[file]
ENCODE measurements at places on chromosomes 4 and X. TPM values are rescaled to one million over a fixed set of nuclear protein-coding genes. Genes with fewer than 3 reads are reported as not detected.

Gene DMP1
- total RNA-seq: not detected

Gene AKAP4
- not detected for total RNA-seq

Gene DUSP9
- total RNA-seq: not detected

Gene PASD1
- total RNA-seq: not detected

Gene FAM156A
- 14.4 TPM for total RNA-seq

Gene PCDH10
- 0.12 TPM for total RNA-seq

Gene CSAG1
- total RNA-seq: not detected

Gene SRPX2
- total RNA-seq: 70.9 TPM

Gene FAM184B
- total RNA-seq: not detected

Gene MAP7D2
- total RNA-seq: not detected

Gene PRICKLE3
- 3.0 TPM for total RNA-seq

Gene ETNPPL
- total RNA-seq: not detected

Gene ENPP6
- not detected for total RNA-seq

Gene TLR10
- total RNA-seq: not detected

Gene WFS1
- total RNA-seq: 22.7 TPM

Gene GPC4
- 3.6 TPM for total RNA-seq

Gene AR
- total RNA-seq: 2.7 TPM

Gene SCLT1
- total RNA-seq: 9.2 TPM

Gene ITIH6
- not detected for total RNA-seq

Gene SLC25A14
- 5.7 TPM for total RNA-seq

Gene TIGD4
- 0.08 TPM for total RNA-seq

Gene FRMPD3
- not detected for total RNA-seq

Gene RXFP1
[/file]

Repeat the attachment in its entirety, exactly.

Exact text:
ENCODE measurements at places on chromosomes 4 and X. TPM values are rescaled to one million over a fixed set of nuclear protein-coding genes. Genes with fewer than 3 reads are reported as not detected.

Gene DMP1
- total RNA-seq: not detected

Gene AKAP4
- not detected for total RNA-seq

Gene DUSP9
- total RNA-seq: not detected

Gene PASD1
- total RNA-seq: not detected

Gene FAM156A
- 14.4 TPM for total RNA-seq

Gene PCDH10
- 0.12 TPM for total RNA-seq

Gene CSAG1
- total RNA-seq: not detected

Gene SRPX2
- total RNA-seq: 70.9 TPM

Gene FAM184B
- total RNA-seq: not detected

Gene MAP7D2
- total RNA-seq: not detected

Gene PRICKLE3
- 3.0 TPM for total RNA-seq

Gene ETNPPL
- total RNA-seq: not detected

Gene ENPP6
- not detected for total RNA-seq

Gene TLR10
- total RNA-seq: not detected

Gene WFS1
- total RNA-seq: 22.7 TPM

Gene GPC4
- 3.6 TPM for total RNA-seq

Gene AR
- total RNA-seq: 2.7 TPM

Gene SCLT1
- total RNA-seq: 9.2 TPM

Gene ITIH6
- not detected for total RNA-seq

Gene SLC25A14
- 5.7 TPM for total RNA-seq

Gene TIGD4
- 0.08 TPM for total RNA-seq

Gene FRMPD3
- not detected for total RNA-seq

Gene RXFP1